Is this the most convincing shooting brake conversion of recent years? The one-off Adam Redding-made Quattroporte you see here looks to all intents and purposes like a factory-built model, such is the seamlessness of its new rear end. It absolutely had to, of course, what with the car that inspired it - the 2009 Touring Bellagio - being a masterpiece in itself. One the Quattroporte's owner had missed out on buying when it went under the hammer back in 2013, hence the commissioning of another shooting brake using a sixth-gen QP base.
We can only imagine the effort and craftsmanship required to get those shoulders to merge with a bespoke tail. And the money needed to finance such a project; although the seller does state that the commission was cheaper than the £200,000 quotes provided by other coachbuilders prior to Adam Redding - a company chosen for its hands-on experience of classic and modern exotic machines. To give some perspective, Qwest's equally impressive Tesla Model S Shooting Brake conversion cost £70,000.
Unlike the arguably prettier Bellagio, however, the 2015 car doesn't have a Ferrari V8 powerplant under its snout. Instead, it has the turbocharged 3.0 V6 diesel to do the heavy work, although with 442lb ft of torque there's plenty of shove to go with the natural cruising ability of an oil burner. Something no doubt made all the more appropriate by the practical improvements of a car that's gained a raised rear roofline and estate boot with an electric tailgate. There's easily enough space for the dogs in there.
It therefore seems to buck a trend for custom-made Italian shooting brakes; this is a machine you might actually put to regular use. It doesn't even look particularly out of the ordinary, so we'd be surprised if punters gave it a second look on a busy high street. That's not something you could say for the green Bellagio and its lovely wheels, or, indeed, the aforementioned Tesla. People would certainly notice the unusualness of that.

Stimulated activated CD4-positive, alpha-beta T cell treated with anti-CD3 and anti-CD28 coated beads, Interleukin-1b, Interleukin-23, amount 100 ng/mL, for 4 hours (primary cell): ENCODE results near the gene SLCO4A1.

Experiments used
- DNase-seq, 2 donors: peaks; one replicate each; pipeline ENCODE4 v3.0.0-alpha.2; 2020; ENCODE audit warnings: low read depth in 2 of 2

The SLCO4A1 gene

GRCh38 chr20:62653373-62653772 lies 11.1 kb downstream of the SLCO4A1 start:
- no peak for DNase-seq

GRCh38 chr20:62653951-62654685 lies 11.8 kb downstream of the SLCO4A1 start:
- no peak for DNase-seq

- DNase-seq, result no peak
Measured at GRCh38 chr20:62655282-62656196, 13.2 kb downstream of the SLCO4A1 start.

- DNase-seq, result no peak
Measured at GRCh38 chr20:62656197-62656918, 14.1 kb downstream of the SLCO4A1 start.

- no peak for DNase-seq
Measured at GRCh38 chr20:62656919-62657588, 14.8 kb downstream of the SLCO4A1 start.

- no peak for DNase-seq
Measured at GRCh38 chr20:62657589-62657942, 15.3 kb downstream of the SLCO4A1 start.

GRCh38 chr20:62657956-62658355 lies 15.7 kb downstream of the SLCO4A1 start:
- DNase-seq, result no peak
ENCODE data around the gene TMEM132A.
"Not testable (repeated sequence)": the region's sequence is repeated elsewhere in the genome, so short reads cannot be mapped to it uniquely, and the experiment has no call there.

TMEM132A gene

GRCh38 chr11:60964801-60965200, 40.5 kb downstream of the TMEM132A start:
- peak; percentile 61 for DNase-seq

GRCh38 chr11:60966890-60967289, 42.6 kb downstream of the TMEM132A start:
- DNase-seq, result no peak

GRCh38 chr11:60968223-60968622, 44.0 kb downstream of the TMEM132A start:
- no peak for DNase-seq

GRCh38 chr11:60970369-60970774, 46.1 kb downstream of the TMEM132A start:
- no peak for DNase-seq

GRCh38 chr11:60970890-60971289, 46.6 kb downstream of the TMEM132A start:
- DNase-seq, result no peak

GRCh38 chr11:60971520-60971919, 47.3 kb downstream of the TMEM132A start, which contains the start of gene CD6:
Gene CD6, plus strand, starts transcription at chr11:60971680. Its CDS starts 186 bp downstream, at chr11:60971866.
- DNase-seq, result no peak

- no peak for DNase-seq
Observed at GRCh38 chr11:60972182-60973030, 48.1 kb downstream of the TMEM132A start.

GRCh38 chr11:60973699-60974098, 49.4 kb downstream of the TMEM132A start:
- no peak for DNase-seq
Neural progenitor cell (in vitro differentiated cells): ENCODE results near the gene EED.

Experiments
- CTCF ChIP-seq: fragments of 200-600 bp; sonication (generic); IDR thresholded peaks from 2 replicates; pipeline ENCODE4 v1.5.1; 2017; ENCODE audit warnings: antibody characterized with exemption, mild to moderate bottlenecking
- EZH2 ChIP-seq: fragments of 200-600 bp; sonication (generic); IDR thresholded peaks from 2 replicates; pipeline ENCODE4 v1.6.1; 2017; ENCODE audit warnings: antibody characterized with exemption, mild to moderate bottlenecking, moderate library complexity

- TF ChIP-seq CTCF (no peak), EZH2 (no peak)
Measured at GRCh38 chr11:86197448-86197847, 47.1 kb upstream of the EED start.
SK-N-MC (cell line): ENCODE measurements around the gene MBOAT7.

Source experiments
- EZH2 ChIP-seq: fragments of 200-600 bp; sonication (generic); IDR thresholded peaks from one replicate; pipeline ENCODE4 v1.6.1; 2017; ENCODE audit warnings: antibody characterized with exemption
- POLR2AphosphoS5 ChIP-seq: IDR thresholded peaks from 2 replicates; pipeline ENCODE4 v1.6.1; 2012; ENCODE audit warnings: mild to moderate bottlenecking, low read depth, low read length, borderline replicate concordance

Does that heighten or dampen the appeal of Adam Redding's creation? That's obviously subjective, although with only 8,000 miles on the clock, it seems plausible that the first custodian only used their bespoke model occasionally. It's obviously not been subjected to mile upon mile of M1 traffic jams. Perhaps its second owner will be the one to set the QP wagon to regular work - although that probably depends one what price the seller is concealing from the advert. Any guesses?
SPECIFICATION - MASERATI QUATTROPORTE (figures for saloon)
Engine: 2,987cc, V6, turbo
Transmission: 8-speed automatic, rear-wheel drive
Power (hp): 280@4,000rpm
Torque (lb ft): 442@2,000-2,600rpm
First registered: 2015
Recorded mileage: 8,000
Price new: N/A
Yours for: POA
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